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My Toshiba laptop came preinstalled Windows-7 (64 bit) version purchased in July 2010. No setup disk came with the laptop, but there is a "Toshiba recovery media creator" utility. Now, I want to format my laptop, and here I have few queries regarding this:

[1] What is the better option for formatting my drive? Should I use the Toshiba media-creator or install a clean version of Windows-7 from an ISO download (am I allowed to do that? If so, what is a good site to download?) There is a "sticker-certificate" on the bottom of my laptop with a product-key. Will it work with the new install?

[2] Do I have the option of installing a 32-bit version of Windows-7 instead of 64-bit with the above license? The reason is that most applications I use are 32-bit and hence a 32-bit OS is better suited for me. But does the license allow me to do that?

[3] (The tricky part) - Since I have a good 320GB HDD, I want to dual-boot by creating two partitions - with a linux distribution (Ubuntu/openSuse) running on the second partition? Assuming I don't have the option of clean-install, will I be able to create the extra partition for linux using the Toshiba utility?

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Should I use the Toshiba media-creator or install a clean version of Windows-7

If the copy of Windows that came with the laptop doesn't contain very much extra junk, using the Media Creator would be easier. That way all the extra drivers for your laptop will already be installed and ready to go. Otherwise you'll be hunting around the Internet and Toshiba's website for up-to-date drivers and some components may not work optimally until you've installed and configured them. The side effects can range from minor (not being to able to adjust your panel's brightness easily) to severe (several power-saving optimizations are disabled and greatly reduce your battery life).

Windows-7 from an ISO download (am I allowed to do that? If so, what is a good site to download?

Yes. You have a valid license to the software. See this answer to another question for direct download links.

Before reinstalling, I'd recommend finding tools that will backup and restore your Windows (and, if applicable, Office) activation information. It makes reinstalling just a tiny bit easier and more painless. I've used ABR before with Vista, but haven't needed to try the beta version for Windows 7 yet. There may be better alternatives available, but I don't have any personal experience with them. You shouldn't need to do this with OEM tools that reimage a system -- they should be pre-activated. This step is generally only needed if you want to do a clean install.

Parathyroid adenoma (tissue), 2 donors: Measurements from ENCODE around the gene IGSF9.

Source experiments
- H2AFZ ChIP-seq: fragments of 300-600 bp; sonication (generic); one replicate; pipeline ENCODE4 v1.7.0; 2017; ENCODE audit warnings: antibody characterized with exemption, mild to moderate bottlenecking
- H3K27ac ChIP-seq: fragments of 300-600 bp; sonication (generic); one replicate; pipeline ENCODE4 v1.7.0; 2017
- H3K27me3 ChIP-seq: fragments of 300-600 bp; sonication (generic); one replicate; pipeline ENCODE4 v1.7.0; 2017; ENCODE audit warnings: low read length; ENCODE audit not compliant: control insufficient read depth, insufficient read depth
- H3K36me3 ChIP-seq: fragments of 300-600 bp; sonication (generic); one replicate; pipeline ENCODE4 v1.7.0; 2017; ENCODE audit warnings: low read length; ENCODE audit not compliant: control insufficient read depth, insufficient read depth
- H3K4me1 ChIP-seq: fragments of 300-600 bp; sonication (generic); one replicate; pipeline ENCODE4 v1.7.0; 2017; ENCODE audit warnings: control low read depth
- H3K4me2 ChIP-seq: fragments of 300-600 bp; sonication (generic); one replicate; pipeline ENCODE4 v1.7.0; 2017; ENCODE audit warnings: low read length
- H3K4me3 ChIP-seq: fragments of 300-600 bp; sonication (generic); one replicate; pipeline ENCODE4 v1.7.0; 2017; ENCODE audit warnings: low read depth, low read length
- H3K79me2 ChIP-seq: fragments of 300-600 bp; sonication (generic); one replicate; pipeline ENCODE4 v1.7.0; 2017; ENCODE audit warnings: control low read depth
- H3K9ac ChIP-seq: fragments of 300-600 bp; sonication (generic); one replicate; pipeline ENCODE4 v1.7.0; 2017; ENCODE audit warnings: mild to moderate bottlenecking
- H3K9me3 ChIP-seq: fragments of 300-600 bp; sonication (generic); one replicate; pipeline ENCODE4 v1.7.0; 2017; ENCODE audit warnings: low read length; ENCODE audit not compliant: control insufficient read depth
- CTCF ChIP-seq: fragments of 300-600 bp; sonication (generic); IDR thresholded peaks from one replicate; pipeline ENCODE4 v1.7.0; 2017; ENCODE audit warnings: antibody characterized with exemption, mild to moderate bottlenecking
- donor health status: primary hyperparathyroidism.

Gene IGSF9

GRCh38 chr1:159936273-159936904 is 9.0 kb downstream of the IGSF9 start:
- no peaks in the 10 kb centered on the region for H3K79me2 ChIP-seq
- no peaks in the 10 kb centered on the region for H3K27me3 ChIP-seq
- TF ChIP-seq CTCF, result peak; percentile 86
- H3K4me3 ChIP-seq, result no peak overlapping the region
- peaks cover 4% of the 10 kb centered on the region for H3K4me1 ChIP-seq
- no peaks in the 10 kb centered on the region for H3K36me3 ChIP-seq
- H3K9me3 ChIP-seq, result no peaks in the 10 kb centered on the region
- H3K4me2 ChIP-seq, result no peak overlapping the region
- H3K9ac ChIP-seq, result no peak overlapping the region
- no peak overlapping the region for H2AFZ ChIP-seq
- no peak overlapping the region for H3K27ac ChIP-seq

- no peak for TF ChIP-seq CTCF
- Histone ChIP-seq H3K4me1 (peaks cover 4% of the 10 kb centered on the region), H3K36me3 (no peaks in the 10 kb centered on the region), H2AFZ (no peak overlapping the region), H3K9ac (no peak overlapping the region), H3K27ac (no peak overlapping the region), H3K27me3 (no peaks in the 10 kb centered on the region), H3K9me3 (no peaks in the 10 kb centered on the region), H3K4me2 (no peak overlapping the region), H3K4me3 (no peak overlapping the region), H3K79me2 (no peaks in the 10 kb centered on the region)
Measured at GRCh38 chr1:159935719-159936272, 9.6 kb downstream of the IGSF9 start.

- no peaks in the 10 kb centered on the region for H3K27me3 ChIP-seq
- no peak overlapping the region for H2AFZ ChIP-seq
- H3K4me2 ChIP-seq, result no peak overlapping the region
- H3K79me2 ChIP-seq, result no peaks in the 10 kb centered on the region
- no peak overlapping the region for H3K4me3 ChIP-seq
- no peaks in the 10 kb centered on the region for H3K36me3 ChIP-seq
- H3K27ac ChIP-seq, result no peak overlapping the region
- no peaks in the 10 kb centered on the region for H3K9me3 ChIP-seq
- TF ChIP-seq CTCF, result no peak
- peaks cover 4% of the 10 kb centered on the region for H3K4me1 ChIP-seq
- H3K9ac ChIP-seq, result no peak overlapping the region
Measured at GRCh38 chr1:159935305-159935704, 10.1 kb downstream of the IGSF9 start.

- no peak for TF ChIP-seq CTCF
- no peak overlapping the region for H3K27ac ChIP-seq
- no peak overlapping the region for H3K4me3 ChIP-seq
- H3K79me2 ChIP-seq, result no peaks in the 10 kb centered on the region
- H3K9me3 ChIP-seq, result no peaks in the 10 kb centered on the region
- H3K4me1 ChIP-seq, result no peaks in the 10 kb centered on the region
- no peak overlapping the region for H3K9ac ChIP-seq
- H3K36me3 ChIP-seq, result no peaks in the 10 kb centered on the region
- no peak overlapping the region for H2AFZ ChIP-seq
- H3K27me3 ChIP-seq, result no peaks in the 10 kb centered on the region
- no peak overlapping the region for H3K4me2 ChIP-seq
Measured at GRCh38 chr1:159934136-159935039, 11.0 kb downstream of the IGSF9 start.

Do I have the option of installing a 32-bit version of Windows-7 instead of 64-bit with the above license?

You could, but you shouldn't. If your system has 4 or more GB of RAM, you'll need 64-bit Windows just to take advantage of it all. There are very few reasons for anyone to be running 32-bit Windows on a reasonably modern system. 64-bit Windows has no problems running 32-bit software.

Assuming I don't have the option of clean-install, will I be able to create the extra partition for linux using the Toshiba utility?

You'd have a much easier time doing that from the Linux installation. Most Linux installers target switchers and will include a utility to let you resize your existing partitions in the installer. As ChimepImp mentioned though, install Windows first, then Linux. The Windows setup will overwrite the bootloader while most Linux installers will detect the Windows installation and offer dual-booting as a standard option.

Of course, if you do a clean install, you can repartition the drive from the Windows setup and leave unallocated space for a Linux partition too.

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Thanks for the details. These are very helpful. –  Prahlad Yeri Jul 27 '12 at 19:05
    
I added some information on backing up your activation information. It's not necessary, but it makes things easier for clean installs. –  afrazier Jul 27 '12 at 19:44
    
Thanks for the information, but I don't use MS-Office. I use Libre-office instead that suffices my needs. Do I still need to backup activation using ABR –  Prahlad Yeri Jul 27 '12 at 20:11
    
It's not required, it just makes a clean install a little easier. If you don't, you'll need to activate with the key that came with your laptop. –  afrazier Jul 27 '12 at 20:22
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[1]: Use a real Windows 7 disc if you can - the disc you mention from Toshiba probably has Toshiba's shovelware on it, if it actually creates an install disc and not some sort of backup. IIRC, there's no legal way to get a disc image without paying for it, even if you have the license. I don't think we can link to download sites here, but even if we could, it's better to just borrow a disc from someone. If none of your friends have one, you might be able to borrow one from work or school.

[2]: Almost all x32 programs work fine on x64 Windows. For those that don't, there are compatibility options. Install 64-bit Windows, not 32-bit.

[3]: After you take a backup of all the data you want from the current install on your laptop, you should use the Linux live CD to format the drive and partition it. Partition the drive first, then install Windows to the NTFS partition you created, then install Ubuntu, otherwise Windows will overwrite the boot loader and you'll have to fix it before you can boot Ubuntu. There should be docs on this on the Ubuntu site, or ask on the forums there or on the StackExchange Linux site.

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